Reactive Demand Programming (RDP) is a reactive programming model I developed circa 2010-2012. The essential idea behind RDP is that “effects” should be commutative and continuous.
What I mean by “continuous” is that behaviors must be expressed statefully, attached to stateful representations. Continuity makes it easy to observe and directly manipulate system behavior, which is valuable from a human-in-the-loop perspective. Meanwhile, commutativity means that the order of expression for effects must be irrelevant. This property simplifies reasoning about concurrent behaviors, both within a program and for multi-agent systems.
To achieve commutative and continuous effects, RDP uses a concept of “demands“. A demand is a continuous request from a program (or subprogram), which may be observed and fulfilled by other programs (or subprograms). Demands are only observable collectively, as a set, not individually.
Unfortunately, my original expression of RDP was complicated by three factors:
- Expression of RDP programs was arrowized, which is relatively painful to work with when compared to monadic programming.
- I wasted efforts to support “instantaneous” reactive loops, i.e. such that we can observe effects without logical delay.
- I required idempotence, such that duplicate expression of effects do not contribute to system behaviors.
Monadic expression of RDP programs is not difficult, especially if we remove instantaneous loops. A simplified monadic RDP API:
typeclass (Monoid a) ⇒ Bag a // requires commutative mappend typeclass (Monad m) ⇒ RDP m where type Var m : * → * type Dir m : * dir : Dir m → String → m (Dir m) var : (Bag a, Typeable a) ⇒ Dir m → String → m (Var m a) get : Var m a → m a put : Var m a → a → m ()
Unlike conventional monadic effect loops, an RDP monadic behavior is applied contininuously, repeating at each time-step. We have a notion of persistent, labeled variables that are available from one time-step to the next. When we get a variable, we’ll receive the value from the previous time-step. When we put, we contribute our value to the next time-step. All contributions within a time-step are unioned together, via commutative mappend.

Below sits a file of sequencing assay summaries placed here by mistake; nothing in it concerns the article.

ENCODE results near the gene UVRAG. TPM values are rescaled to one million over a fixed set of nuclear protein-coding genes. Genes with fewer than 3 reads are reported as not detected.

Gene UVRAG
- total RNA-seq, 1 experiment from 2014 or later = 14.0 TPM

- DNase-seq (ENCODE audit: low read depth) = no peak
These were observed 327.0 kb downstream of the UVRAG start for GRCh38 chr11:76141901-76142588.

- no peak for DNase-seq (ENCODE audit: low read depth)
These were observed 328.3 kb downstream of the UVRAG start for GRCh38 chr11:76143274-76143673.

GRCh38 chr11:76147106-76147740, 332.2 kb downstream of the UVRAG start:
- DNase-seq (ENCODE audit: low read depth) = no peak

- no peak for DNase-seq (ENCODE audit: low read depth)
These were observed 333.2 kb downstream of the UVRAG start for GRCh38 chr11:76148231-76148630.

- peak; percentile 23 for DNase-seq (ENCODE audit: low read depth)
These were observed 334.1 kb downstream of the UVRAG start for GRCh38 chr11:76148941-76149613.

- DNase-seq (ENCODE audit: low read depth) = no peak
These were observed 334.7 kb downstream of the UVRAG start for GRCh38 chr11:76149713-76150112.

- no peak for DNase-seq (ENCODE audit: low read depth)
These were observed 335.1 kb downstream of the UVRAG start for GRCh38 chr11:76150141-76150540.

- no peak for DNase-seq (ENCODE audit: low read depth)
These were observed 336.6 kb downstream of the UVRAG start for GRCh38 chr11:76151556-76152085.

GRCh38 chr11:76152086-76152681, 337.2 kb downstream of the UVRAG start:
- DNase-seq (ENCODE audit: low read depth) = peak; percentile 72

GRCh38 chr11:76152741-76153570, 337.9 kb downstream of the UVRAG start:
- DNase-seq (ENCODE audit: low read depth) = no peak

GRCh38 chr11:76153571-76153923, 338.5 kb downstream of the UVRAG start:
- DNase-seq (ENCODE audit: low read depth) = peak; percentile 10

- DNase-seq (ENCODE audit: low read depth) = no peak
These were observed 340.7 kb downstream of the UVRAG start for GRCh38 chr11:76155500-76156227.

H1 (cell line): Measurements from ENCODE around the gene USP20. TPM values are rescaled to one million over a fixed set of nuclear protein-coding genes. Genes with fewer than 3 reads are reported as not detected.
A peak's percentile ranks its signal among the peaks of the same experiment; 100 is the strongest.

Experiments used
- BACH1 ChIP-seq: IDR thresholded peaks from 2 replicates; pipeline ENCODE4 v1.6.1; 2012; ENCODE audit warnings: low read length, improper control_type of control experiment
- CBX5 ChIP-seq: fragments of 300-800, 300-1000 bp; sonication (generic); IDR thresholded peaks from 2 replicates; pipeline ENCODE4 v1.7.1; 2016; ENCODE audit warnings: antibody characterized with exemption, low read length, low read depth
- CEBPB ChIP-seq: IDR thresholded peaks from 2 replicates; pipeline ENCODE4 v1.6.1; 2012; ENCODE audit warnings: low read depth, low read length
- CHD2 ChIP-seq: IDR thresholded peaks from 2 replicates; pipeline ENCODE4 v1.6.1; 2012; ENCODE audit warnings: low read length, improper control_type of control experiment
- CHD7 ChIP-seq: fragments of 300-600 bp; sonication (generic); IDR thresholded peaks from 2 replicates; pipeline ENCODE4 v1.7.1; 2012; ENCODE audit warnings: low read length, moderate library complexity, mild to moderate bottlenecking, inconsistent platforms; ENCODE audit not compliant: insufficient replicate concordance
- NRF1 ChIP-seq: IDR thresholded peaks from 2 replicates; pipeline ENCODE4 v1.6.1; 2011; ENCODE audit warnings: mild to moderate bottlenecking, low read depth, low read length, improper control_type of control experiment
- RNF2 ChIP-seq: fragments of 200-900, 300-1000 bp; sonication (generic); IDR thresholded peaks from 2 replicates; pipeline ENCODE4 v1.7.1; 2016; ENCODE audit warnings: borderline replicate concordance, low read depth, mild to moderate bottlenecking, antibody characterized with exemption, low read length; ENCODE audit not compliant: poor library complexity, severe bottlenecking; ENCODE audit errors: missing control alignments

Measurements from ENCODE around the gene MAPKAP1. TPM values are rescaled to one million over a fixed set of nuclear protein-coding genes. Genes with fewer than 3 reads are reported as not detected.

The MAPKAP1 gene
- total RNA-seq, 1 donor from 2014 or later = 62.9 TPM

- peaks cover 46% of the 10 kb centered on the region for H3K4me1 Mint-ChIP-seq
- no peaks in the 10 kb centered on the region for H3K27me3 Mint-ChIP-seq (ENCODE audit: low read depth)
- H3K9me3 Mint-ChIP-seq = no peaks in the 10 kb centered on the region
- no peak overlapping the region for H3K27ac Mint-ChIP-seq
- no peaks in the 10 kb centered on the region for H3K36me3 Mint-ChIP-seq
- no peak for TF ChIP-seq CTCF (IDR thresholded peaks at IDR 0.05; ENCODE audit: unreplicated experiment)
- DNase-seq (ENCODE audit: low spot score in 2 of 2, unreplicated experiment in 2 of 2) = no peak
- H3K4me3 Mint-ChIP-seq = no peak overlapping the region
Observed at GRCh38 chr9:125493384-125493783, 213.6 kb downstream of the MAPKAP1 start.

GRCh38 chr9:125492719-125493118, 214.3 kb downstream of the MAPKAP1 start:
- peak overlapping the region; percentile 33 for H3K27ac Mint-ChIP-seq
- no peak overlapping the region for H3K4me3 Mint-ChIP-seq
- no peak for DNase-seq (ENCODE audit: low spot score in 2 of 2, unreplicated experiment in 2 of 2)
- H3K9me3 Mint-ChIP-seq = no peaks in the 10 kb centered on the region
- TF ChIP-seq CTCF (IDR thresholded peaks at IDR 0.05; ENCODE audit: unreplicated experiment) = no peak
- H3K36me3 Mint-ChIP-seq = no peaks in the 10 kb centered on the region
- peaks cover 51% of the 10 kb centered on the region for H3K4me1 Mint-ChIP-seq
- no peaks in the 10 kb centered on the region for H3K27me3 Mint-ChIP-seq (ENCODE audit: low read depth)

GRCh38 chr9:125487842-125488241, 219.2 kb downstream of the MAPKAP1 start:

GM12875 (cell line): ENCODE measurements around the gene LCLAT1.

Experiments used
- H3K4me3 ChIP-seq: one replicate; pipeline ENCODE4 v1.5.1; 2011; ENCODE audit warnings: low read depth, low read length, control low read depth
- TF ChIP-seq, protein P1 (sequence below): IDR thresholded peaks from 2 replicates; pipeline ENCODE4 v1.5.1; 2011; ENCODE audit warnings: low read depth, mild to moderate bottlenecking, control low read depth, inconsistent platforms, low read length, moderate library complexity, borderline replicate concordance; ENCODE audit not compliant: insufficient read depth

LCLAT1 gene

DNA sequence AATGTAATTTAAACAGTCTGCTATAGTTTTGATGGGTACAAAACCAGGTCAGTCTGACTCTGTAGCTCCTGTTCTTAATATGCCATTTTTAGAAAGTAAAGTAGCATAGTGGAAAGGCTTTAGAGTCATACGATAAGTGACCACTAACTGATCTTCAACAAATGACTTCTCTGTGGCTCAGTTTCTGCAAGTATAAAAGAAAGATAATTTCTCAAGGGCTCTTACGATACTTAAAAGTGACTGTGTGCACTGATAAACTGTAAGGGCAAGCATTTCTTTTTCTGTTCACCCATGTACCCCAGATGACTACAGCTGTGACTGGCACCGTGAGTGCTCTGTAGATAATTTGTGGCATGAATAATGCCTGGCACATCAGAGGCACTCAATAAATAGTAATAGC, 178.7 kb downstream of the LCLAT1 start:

By relaxing idempotence – that is, by using bags of demands instead of sets – we can add entries together. This is convenient for modeling votes, priorities, weighted preferences. We can similarly model negation or suppression, which is convenient for modeling rules or constraints (see Behavioral Programming for examples of how this might be useful).
Although we do not allocate ‘new’ variables, a notion of local state is still valuable for RDP systems. For the API above, I borrow the concept of filesystem-like directories. Local state is achieved by assigning a distinct subdirectory to each distinct module or subprogram, such that subprograms cannot accidentally (or maliciously) interfere with each other. We can feasibly support object-capability patterns involving sharing of vars. Of course, a major goal of RDP is to preserve access to stable views of state for monitoring, extension, debugging, etc.. Thus, local state is never hidden from the parent process.
Effects in RDP system are simply modeled in terms of shared variables between a subprogram and its environment – which at the top-level should be a runtime or operating system. A subprogram can output demands – e.g. to display a window, to move a robot – into a variable that the environment observes. The environment can provide inputs into a variable that our subprogram observes. (The specific variables involved can easily be hidden behind a record of monadic operations/capabilities.) Of course, providing all possible inputs at all times would be inefficient. But we can leverage flexible patterns that involve registering available services or resources, or use of outputs to demand specific inputs.
In this sense, RDP has some similarities with tuple spaces or blackboard systems, albeit with RDP variables being more fine-grained than blackboards. There is also a similarity with functional relational programming, as described in Out of the Tarpit by Ben Mosely.
Implementing RDP efficiently remains a challenge. In general, we could try to optimize evaluation of an RDP subprogram by memoizing its partial evaluation and only re-evaluating sub-computations whose observable results have changed. This might require an explicit memoization combinator, with a comparable result type. Extending the monad with for explicit fork-join concurrency (e.g.
fork : m a → m b → m (a * b) and
fork_ : m () → m b → m b) may also help in isolating evaluation of subprograms. However, an efficient implementation of a monadic RDP API should at least be simpler than efficient implementation of arrowized RDP, by virtue of monads being simpler than arrows.